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Thread: Treasures underfoot: what hidden gems does your city boast?

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    Cyburbian wahday's avatar
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    Treasures underfoot: what hidden gems does your city boast?

    I read recently a story in the NYTimes about an old underground railroad tunnel from the 1840's that has been unearthed. This is a REAL railroad tunnel, not the euphemistic safe house for escaping slaves. Its located under Atlantic Avenue and was sealed up around 1900. One guy believes there is still an original wood-burning locomotive under there as well.

    http://www.nytimes.com/2009/02/15/ny...=1&ref=thecity

    The tunnel, built in 1844 by the Long Island Rail Road, ceased operation before the Civil War. But it has inspired stories about everything from German spies to lady pirates and bootleg booze…Mr. Diamond is pursuing plans to dig up an abandoned wood-burning locomotive he believes is hidden behind a wall under Atlantic Avenue and Hicks Street.
    This reminded me of some other stories I have read. Like Burlington, Britain. Built in the 1950s in a former stone quarry, Burlington covers 240 acres and has a network of around 60 miles of roads. It was built as a survival city in the event of a nuclear war: http://www.environmentalgraffiti.com...ound-city/5162

    Code named Burlington, the immense city was set to be the seat of the emergency Government during the war; should nukes be involved. Created to house the Prime Minister of the time, Harold McMillan, the entire Cabinet Office, civil servants and any support staff, the hidden city could accommodate up to 4,000 personnel, but, unfortunately, not their families. Apparently, the site was so secret that many of the workers had no idea they were allocated a desk.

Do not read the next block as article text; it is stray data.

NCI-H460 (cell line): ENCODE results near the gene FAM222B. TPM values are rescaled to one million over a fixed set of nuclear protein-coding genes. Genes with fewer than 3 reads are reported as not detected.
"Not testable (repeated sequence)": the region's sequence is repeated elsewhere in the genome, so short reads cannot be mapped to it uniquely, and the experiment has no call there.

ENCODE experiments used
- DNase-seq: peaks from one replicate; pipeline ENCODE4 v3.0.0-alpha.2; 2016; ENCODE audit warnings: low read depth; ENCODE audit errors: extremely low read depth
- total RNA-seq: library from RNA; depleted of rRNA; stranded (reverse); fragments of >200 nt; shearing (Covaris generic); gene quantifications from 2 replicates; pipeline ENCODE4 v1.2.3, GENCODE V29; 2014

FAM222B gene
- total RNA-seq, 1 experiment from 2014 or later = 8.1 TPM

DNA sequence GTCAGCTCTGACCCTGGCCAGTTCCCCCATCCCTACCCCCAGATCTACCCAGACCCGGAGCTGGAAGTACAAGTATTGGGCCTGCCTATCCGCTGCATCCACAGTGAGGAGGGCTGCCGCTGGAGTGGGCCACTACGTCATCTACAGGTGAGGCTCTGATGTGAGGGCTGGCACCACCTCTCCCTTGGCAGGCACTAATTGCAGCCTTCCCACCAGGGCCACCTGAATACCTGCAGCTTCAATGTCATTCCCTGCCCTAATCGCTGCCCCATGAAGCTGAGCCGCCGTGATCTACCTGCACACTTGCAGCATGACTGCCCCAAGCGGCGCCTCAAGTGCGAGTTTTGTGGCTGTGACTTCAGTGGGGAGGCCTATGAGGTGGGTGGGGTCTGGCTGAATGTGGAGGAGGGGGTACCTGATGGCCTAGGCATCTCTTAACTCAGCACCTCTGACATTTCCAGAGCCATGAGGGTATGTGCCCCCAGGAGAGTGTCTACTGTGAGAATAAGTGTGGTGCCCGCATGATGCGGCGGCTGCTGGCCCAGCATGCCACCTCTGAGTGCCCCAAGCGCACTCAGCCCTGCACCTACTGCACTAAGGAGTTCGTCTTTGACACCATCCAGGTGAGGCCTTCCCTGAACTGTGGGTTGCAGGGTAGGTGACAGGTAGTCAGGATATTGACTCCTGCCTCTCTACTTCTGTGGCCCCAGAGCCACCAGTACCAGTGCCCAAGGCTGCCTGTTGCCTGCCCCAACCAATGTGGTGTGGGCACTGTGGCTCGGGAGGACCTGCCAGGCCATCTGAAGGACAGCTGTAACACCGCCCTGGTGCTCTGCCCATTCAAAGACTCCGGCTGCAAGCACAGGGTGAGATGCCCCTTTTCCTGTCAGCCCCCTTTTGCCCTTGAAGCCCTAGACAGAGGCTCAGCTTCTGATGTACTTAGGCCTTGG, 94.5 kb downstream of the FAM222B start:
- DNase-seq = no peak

Or how about Derinkuyu and its ancient underground safehouse city in Turkey: http://coilhouse.net/2008/12/19/unde...nto-derinkuyu/

    Spelunking archeologists found a maze of connecting chambers that descended at least 18 stories and 280 feet beneath the surface, ample enough to hold 30,000 people – and much remains to be excavated. One tunnel, wide enough for three people walking abreast, connects to another underground town six miles away. Other passages suggest that at one time all of Cappadocia, above and below the ground, was linked by a hidden network.
    Oh, oh, and the secret city underneath Leavenworth, Kansas that may have been used during prohibition: http://www.propeller.com/story/2008/...erground-city/

    For years, residents of Leavenworth, Kansas, have been unknowingly walking around above an underground city, and no one seems to know who created it or why. Windows, doors, and narrow paths beneath a title company at South Fourth and Delaware streets lead to storefronts stretching several city blocks and perhaps beyond.
    This site has pics and stories from a few other similar forgotten places: http://www.undercity.org/photos/photos.htm

    This got me thinking about what other hidden treasures might lie beneath our cities. Does your city have any secret tunnels, gangster hideouts, or the like? Was it built on top some other older city or settlement? Hollow mountains? Secret silos? Have at it.
    The purpose of life is a life of purpose

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    Cyburbia Administrator Dan's avatar